On April 12, 2013, the Long Beach Unified School District announced it was suing Wanetta Gibson for $2 million in an effort to recoup the $1.5 million she received, along with attorney's fees and punitive damages.[24] On June 14, 2013, the school district won a $2.6 million judgment against Gibson, which includes the $750,000 settlement initially paid to her along with attorney's fees, interest, and $1 million in punitive damages.[25][26] During the suit, Gibson went into hiding and failed to appear at any court dates. She was due a second $750,000 payment under terms of the original 2007 deal, which was cancelled.[27]

Film adaptation[edit source | edit]

A feature film project based on Banks' story, co-executive produced by Banks and Justin Brooks of CIP, premiered in 2018 and was released in August 2019.[28][29] It is directed by Tom Shadyac and features Aldis Hodge as Banks, Greg Kinnear as Brooks and Tiffany Dupont as CIP attorney Alissa Bjerkhoel.[28][30]

See also[edit source | edit]

References[edit source | edit]

  1. "California Births, 1905 - 1995". Family Tree Legends. Retrieved August 9, 2013. CS1 maint: discouraged parameter (link)
  2. 2.0 2.1 Adams, Jay (April 3, 2013). "Falcons Sign LB Brian Banks". atlantafalcons.com. Archived from the original on April 6, 2013. Retrieved April 3, 2013. CS1 maint: discouraged parameter (link)
  3. "Brian Banks released by Atlanta Falcons". NFL.com. August 30, 2013. Retrieved April 10, 2015.
  4. "Brian Banks to play for Locomotives". ESPN. Associated Press. September 19, 2012. Retrieved August 9, 2013. CS1 maint: discouraged parameter (link)
  5. CBS/AP (September 19, 2012). "Brian Banks, football player exonerated in rape case, to sign with UFL team". CBS News. Retrieved August 9, 2013. CS1 maint: discouraged parameter (link)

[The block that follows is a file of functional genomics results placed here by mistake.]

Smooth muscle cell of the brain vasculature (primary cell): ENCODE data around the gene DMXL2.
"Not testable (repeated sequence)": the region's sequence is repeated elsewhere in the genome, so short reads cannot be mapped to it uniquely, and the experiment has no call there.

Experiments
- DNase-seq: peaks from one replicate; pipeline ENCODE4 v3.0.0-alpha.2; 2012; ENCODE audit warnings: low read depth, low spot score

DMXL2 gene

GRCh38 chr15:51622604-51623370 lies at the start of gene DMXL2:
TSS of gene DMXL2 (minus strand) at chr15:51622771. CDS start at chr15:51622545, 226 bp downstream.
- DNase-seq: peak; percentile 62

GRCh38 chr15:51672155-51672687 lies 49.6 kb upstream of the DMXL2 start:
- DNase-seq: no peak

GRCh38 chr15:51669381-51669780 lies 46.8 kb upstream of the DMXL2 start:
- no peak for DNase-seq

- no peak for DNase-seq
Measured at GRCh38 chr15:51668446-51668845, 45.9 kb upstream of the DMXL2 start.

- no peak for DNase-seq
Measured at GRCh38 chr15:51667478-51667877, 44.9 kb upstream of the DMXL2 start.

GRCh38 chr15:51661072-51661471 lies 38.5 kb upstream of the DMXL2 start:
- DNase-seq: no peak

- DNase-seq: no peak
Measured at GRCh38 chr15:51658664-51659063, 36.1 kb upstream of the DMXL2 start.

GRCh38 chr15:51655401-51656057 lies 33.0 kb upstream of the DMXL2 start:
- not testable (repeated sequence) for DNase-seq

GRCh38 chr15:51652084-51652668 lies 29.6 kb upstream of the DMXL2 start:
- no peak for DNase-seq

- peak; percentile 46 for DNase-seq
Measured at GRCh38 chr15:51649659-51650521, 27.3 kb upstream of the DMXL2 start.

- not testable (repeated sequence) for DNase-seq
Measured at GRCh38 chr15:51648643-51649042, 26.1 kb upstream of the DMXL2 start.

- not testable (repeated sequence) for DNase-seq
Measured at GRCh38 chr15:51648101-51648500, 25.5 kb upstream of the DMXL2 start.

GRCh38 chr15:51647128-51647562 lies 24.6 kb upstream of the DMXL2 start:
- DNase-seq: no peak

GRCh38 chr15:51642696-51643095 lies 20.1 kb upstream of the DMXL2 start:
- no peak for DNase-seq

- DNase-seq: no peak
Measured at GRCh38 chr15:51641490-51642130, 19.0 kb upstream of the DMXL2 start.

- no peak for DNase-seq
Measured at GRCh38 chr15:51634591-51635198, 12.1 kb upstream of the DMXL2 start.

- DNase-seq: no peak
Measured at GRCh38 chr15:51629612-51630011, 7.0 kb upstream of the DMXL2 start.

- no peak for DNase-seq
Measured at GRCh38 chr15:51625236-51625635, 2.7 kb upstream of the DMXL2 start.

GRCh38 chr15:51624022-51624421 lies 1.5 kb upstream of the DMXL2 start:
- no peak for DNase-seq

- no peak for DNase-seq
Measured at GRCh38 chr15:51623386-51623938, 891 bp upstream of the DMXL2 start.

6. Associated Press (September 20, 2012). "Brian Banks signs with Las Vegas UFL team". Press-Telegram. Archived from the original on January 31, 2013. Retrieved September 21, 2012. CS1 maint: discouraged parameter (link)
  7. Kimbrel, Rick (March 29, 2002). "Junior To Watch: Brian Banks". Rivals.com. Retrieved August 9, 2013. CS1 maint: discouraged parameter (link)
  8. "Pete Carroll excited to give Brian Banks a chance". Profootballtalk.nbcsports.com. Retrieved April 3, 2013. CS1 maint: discouraged parameter (link)
  9. Farnsworth, Clare. "Brian Banks gets another shot at NFL". Blog.seahawks.com. Retrieved April 3, 2013. CS1 maint: discouraged parameter (link)
  10. Shoichet, Catherine (April 4, 2013). "Exonerated Brian Banks signs with Atlanta Falcons". CNN.com. Turner Broadcasting System. Retrieved April 4, 2013. CS1 maint: discouraged parameter (link)
  11. "Atlanta Falcons sign exonerated Brian Banks". ESPN. May 12, 2012. Retrieved April 3, 2013. CS1 maint: discouraged parameter (link)
  12. "Exonerated Football Player Brian Banks Back on the Gridiron After Five Years in Prison". ABC News. Retrieved August 12, 2013. CS1 maint: discouraged parameter (link)